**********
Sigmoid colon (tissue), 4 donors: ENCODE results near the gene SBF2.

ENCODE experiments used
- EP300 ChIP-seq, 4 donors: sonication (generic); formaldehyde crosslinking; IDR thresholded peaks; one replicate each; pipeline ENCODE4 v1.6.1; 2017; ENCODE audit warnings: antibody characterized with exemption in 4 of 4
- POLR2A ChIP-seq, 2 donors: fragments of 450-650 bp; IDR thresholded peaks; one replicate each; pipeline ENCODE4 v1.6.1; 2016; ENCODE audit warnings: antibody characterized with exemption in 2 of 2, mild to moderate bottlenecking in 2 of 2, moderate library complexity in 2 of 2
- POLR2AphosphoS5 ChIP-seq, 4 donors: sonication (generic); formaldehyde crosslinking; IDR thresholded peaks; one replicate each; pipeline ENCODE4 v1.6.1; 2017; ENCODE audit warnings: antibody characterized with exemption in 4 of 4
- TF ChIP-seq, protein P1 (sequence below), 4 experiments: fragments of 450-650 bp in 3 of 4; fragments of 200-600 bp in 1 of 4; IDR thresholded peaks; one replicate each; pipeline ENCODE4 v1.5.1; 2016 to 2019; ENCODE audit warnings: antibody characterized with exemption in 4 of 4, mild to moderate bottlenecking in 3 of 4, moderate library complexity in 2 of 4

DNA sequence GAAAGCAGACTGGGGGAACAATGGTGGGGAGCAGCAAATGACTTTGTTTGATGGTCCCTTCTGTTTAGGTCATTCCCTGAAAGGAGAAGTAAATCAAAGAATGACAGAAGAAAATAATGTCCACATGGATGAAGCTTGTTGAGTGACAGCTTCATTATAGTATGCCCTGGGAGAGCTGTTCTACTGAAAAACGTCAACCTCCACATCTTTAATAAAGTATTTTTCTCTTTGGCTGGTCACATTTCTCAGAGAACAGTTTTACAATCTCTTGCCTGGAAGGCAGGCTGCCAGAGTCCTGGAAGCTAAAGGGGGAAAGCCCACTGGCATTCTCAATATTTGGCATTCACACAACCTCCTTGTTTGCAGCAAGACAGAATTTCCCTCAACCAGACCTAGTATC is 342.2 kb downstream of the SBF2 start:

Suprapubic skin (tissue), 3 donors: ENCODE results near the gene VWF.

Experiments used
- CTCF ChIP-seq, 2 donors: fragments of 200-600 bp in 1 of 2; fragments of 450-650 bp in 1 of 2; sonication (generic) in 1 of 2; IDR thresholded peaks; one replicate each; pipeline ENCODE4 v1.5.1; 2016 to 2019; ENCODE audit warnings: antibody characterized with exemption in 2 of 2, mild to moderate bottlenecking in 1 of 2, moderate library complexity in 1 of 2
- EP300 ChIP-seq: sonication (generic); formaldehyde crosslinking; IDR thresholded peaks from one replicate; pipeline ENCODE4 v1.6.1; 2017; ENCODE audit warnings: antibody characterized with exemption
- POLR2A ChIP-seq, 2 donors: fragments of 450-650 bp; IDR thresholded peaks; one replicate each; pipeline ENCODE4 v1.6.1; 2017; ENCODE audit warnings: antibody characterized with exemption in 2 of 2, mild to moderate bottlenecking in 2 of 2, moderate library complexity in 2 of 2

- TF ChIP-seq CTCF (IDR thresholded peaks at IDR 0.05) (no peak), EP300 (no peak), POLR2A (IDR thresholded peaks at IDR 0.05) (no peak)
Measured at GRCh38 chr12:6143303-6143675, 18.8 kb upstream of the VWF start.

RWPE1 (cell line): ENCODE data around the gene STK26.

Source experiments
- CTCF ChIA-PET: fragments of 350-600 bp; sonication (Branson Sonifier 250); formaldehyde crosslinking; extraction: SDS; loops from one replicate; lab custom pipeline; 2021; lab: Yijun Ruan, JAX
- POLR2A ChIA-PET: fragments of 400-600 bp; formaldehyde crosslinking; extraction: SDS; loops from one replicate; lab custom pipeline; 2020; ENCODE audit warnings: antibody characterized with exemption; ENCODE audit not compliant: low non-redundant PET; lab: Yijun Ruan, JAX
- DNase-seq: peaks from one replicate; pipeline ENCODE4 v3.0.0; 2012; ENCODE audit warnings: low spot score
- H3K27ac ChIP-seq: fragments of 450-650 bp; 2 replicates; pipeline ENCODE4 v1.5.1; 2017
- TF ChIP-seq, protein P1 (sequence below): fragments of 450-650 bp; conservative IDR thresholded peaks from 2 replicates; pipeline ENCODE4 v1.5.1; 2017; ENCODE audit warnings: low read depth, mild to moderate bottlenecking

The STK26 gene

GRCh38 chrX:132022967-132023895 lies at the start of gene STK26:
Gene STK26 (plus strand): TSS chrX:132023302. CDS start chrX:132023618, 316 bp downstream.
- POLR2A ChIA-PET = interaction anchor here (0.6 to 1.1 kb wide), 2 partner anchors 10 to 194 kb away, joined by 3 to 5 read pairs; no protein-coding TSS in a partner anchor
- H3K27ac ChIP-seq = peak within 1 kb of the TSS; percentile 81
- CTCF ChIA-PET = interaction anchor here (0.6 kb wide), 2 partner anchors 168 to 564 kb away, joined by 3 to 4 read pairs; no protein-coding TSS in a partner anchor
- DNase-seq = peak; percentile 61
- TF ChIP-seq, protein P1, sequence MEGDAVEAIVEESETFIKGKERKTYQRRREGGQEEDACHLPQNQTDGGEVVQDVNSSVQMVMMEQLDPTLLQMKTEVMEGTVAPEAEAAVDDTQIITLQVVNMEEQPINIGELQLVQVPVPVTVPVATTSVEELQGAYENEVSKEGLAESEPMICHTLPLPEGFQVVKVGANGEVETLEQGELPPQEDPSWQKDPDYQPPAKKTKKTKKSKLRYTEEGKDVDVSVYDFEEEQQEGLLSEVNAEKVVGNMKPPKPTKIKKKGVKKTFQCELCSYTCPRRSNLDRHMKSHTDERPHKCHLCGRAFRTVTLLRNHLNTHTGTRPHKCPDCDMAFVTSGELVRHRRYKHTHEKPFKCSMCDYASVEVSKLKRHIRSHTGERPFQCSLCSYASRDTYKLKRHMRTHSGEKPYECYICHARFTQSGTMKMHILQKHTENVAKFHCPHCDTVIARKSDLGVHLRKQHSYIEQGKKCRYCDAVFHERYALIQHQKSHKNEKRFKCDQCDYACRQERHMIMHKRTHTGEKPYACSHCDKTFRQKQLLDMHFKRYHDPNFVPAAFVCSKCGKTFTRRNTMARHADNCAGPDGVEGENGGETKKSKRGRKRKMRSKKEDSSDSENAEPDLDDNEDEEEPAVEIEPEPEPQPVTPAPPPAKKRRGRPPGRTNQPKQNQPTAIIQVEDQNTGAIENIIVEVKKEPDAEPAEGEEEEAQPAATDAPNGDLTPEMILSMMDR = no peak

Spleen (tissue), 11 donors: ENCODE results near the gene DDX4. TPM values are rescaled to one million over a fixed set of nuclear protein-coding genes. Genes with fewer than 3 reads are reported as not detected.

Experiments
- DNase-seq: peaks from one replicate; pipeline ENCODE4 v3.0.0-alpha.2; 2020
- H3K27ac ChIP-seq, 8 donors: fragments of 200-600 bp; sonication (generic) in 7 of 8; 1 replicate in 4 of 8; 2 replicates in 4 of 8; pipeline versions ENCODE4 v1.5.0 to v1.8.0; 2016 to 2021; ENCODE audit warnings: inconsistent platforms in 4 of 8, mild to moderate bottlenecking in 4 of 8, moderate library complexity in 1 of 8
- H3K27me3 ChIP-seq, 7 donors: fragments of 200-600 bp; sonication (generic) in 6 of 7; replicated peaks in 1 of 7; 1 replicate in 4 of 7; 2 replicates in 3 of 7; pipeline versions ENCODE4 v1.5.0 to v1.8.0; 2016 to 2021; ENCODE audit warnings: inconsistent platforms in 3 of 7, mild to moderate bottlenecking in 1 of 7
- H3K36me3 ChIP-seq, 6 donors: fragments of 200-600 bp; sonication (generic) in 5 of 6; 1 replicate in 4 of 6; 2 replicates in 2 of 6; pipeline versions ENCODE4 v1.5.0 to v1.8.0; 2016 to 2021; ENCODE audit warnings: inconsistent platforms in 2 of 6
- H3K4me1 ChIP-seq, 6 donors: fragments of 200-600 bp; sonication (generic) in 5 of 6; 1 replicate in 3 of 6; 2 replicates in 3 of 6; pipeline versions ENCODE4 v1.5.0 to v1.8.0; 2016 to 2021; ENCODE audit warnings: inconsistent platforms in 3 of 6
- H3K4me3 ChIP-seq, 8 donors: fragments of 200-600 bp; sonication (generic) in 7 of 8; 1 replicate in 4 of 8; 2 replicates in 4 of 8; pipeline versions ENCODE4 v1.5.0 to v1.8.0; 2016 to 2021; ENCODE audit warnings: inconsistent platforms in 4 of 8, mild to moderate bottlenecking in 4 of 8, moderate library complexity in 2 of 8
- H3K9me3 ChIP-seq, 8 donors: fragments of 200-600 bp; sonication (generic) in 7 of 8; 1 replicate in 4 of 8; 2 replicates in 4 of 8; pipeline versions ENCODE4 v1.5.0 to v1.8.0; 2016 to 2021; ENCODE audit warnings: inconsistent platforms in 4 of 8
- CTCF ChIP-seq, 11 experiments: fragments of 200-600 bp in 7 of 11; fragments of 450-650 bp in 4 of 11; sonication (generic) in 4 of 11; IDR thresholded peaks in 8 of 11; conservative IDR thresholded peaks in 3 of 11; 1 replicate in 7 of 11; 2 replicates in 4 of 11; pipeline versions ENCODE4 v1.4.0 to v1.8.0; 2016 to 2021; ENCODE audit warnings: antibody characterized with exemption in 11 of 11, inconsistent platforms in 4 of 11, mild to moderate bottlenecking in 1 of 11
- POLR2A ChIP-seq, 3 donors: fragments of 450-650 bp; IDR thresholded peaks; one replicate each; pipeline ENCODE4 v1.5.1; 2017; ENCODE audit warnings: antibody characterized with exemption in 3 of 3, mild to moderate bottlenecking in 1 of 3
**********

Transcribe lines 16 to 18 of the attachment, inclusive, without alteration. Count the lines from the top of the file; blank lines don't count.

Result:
Source experiments
- CTCF ChIA-PET: fragments of 350-600 bp; sonication (Branson Sonifier 250); formaldehyde crosslinking; extraction: SDS; loops from one replicate; lab custom pipeline; 2021; lab: Yijun Ruan, JAX
- POLR2A ChIA-PET: fragments of 400-600 bp; formaldehyde crosslinking; extraction: SDS; loops from one replicate; lab custom pipeline; 2020; ENCODE audit warnings: antibody characterized with exemption; ENCODE audit not compliant: low non-redundant PET; lab: Yijun Ruan, JAX